What does the Internet say about CountryWide Debt Relief?
Mostly good things. As of December 2018, the Better Business Bureau (BBB) gives CountryWide an A+ rating, though it isn’t accredited. It only has two customer complaints filed against it, despite being in business for a decade. It receives a 5-star rating based on over 40 customer reviews, though some sound suspiciously like they were written by the same person. It doesn’t have a page on Trustpilot, though it gets 4 stars on its Yelp page based on 17 reviews.
Customers were mostly pleased with how much CountryWide was able to settle, the customer service and its flexibility when they needed to make adjustments to the enrollment schedule. Some complained that customer service representatives started to act rudely toward them after they enrolled, but this didn’t appear to be the norm.
Is it safe to use CountryWide Debt Relief?
It’s relatively safe. Its application uses a secure connection and McAfee software to monitor the site for malware, phishing and other attacks. The rest of its site doesn’t always have a secure connection, however.
The fact that it’s not an accredited member of the International Association of Professional Debt Arbitrators (IAPDA) is also worrying. The debt relief industry has a shady history and this trade organization was created to help enforce standards and protect consumers from scams — which are less of a problem than they were a decade ago, but still exist.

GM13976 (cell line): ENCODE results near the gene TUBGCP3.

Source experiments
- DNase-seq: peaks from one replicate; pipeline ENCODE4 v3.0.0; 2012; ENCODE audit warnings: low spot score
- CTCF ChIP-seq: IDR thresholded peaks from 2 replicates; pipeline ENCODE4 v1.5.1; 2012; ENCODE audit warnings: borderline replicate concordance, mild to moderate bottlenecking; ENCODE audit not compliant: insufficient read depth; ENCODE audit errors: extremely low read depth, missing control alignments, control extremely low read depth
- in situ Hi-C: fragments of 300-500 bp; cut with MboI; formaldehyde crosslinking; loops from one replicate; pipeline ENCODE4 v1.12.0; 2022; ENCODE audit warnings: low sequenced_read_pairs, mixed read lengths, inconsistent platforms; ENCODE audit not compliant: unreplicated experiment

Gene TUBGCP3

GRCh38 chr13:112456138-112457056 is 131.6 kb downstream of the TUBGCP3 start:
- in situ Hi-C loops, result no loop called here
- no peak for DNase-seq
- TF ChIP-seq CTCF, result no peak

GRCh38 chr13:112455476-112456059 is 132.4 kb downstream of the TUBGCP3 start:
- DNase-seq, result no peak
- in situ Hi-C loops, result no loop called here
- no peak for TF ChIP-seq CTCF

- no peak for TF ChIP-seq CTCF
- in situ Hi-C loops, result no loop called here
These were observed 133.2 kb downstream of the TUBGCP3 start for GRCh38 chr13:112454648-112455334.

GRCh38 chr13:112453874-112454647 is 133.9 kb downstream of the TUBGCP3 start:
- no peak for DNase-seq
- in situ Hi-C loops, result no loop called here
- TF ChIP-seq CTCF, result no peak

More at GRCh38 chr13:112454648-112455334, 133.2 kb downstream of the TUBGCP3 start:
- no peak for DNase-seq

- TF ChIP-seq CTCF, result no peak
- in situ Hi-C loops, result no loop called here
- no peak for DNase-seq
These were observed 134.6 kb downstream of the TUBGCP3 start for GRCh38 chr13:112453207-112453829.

With that said, CountryWide Debt Relief does meet most basic standards set by the Federal Trade Commission: It doesn’t guarantee anything or charge fees until at least one of your debts has been settled.
How do I sign up?
You can sign up for CountryWide Debt Relief’s program online by following these steps:
- Go to the CountryWide Debt Relief website and click See If You Qualify.
- Select the amount of debt you want to enroll and click Continue.
- Select how far behind you are on your payments and click Continue.
- Select your credit rating and click Continue.
- Enter your contact information, select your state and uncheck the box at the bottom if you don’t want CountryWide to contact you just yet. Click See Your Results.
If you’re preapproved, you should get a message telling you to contact CountryWide Debt Relief by calling 800-594-3362 for your free consultation. After discussing your situation, they’ll send you an email with the application and a list of documents you need to provide if they think you’re eligible for the program. Otherwise, they might put you in touch with one of its partners that provides debt consolidation loans or legal services that can help you out through the bankruptcy process.